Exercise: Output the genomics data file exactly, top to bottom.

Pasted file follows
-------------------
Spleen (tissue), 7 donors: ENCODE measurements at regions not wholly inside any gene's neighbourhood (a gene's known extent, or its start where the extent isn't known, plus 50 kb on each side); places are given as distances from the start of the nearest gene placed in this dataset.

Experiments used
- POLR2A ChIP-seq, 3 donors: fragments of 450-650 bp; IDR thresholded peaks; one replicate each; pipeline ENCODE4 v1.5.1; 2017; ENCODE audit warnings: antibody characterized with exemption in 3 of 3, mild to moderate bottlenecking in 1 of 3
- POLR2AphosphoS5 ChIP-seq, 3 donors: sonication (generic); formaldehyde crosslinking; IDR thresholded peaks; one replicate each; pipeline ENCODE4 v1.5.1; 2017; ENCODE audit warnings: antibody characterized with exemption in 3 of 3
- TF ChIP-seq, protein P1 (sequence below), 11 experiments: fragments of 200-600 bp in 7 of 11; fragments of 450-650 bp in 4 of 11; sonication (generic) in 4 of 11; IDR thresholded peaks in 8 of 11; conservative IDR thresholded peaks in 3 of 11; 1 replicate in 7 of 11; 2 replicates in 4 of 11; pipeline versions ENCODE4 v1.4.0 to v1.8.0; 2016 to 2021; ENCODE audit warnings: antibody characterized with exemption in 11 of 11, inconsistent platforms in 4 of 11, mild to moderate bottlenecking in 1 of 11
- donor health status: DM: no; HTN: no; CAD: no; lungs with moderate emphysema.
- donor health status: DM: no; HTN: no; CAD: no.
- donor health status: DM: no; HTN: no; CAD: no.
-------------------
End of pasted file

Spleen (tissue), 7 donors: ENCODE measurements at regions not wholly inside any gene's neighbourhood (a gene's known extent, or its start where the extent isn't known, plus 50 kb on each side); places are given as distances from the start of the nearest gene placed in this dataset.

Experiments used
- POLR2A ChIP-seq, 3 donors: fragments of 450-650 bp; IDR thresholded peaks; one replicate each; pipeline ENCODE4 v1.5.1; 2017; ENCODE audit warnings: antibody characterized with exemption in 3 of 3, mild to moderate bottlenecking in 1 of 3
- POLR2AphosphoS5 ChIP-seq, 3 donors: sonication (generic); formaldehyde crosslinking; IDR thresholded peaks; one replicate each; pipeline ENCODE4 v1.5.1; 2017; ENCODE audit warnings: antibody characterized with exemption in 3 of 3
- TF ChIP-seq, protein P1 (sequence below), 11 experiments: fragments of 200-600 bp in 7 of 11; fragments of 450-650 bp in 4 of 11; sonication (generic) in 4 of 11; IDR thresholded peaks in 8 of 11; conservative IDR thresholded peaks in 3 of 11; 1 replicate in 7 of 11; 2 replicates in 4 of 11; pipeline versions ENCODE4 v1.4.0 to v1.8.0; 2016 to 2021; ENCODE audit warnings: antibody characterized with exemption in 11 of 11, inconsistent platforms in 4 of 11, mild to moderate bottlenecking in 1 of 11
- donor health status: DM: no; HTN: no; CAD: no; lungs with moderate emphysema.
- donor health status: DM: no; HTN: no; CAD: no.
- donor health status: DM: no; HTN: no; CAD: no.